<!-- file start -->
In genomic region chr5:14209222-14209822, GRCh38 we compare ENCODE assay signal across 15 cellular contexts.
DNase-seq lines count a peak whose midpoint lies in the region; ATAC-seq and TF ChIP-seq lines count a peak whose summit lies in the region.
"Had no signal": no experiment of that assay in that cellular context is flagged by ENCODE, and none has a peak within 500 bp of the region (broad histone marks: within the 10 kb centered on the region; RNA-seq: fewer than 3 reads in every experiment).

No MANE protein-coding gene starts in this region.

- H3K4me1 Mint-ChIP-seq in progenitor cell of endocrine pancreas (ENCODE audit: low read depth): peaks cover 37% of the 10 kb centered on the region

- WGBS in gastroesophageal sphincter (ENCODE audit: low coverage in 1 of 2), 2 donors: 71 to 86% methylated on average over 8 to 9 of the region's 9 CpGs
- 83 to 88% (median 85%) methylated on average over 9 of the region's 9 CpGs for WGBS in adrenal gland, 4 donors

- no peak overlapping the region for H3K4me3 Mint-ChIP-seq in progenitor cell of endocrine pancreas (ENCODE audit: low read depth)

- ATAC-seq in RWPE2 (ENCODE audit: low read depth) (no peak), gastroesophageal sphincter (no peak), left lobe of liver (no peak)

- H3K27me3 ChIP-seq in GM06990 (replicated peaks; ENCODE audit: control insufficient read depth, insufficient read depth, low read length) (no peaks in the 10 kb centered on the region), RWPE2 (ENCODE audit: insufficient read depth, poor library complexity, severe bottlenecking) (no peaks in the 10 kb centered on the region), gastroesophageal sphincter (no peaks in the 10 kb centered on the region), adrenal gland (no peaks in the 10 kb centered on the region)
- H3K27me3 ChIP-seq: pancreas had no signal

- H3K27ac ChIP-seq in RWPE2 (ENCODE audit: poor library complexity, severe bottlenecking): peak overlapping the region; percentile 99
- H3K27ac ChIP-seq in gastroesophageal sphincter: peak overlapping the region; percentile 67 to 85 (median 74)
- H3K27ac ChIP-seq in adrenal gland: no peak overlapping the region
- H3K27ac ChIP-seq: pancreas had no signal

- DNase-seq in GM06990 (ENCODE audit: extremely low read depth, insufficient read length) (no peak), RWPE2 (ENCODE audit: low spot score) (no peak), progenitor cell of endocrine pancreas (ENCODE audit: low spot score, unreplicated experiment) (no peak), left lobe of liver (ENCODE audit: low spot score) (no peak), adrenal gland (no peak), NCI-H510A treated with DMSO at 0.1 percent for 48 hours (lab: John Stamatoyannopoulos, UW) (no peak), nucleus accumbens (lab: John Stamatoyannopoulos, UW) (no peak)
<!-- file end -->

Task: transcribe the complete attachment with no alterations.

In genomic region chr5:14209222-14209822, GRCh38 we compare ENCODE assay signal across 15 cellular contexts.
DNase-seq lines count a peak whose midpoint lies in the region; ATAC-seq and TF ChIP-seq lines count a peak whose summit lies in the region.
"Had no signal": no experiment of that assay in that cellular context is flagged by ENCODE, and none has a peak within 500 bp of the region (broad histone marks: within the 10 kb centered on the region; RNA-seq: fewer than 3 reads in every experiment).

No MANE protein-coding gene starts in this region.

- H3K4me1 Mint-ChIP-seq in progenitor cell of endocrine pancreas (ENCODE audit: low read depth): peaks cover 37% of the 10 kb centered on the region

- WGBS in gastroesophageal sphincter (ENCODE audit: low coverage in 1 of 2), 2 donors: 71 to 86% methylated on average over 8 to 9 of the region's 9 CpGs
- 83 to 88% (median 85%) methylated on average over 9 of the region's 9 CpGs for WGBS in adrenal gland, 4 donors

- no peak overlapping the region for H3K4me3 Mint-ChIP-seq in progenitor cell of endocrine pancreas (ENCODE audit: low read depth)

- ATAC-seq in RWPE2 (ENCODE audit: low read depth) (no peak), gastroesophageal sphincter (no peak), left lobe of liver (no peak)

- H3K27me3 ChIP-seq in GM06990 (replicated peaks; ENCODE audit: control insufficient read depth, insufficient read depth, low read length) (no peaks in the 10 kb centered on the region), RWPE2 (ENCODE audit: insufficient read depth, poor library complexity, severe bottlenecking) (no peaks in the 10 kb centered on the region), gastroesophageal sphincter (no peaks in the 10 kb centered on the region), adrenal gland (no peaks in the 10 kb centered on the region)
- H3K27me3 ChIP-seq: pancreas had no signal

- H3K27ac ChIP-seq in RWPE2 (ENCODE audit: poor library complexity, severe bottlenecking): peak overlapping the region; percentile 99
- H3K27ac ChIP-seq in gastroesophageal sphincter: peak overlapping the region; percentile 67 to 85 (median 74)
- H3K27ac ChIP-seq in adrenal gland: no peak overlapping the region
- H3K27ac ChIP-seq: pancreas had no signal

- DNase-seq in GM06990 (ENCODE audit: extremely low read depth, insufficient read length) (no peak), RWPE2 (ENCODE audit: low spot score) (no peak), progenitor cell of endocrine pancreas (ENCODE audit: low spot score, unreplicated experiment) (no peak), left lobe of liver (ENCODE audit: low spot score) (no peak), adrenal gland (no peak), NCI-H510A treated with DMSO at 0.1 percent for 48 hours (lab: John Stamatoyannopoulos, UW) (no peak), nucleus accumbens (lab: John Stamatoyannopoulos, UW) (no peak)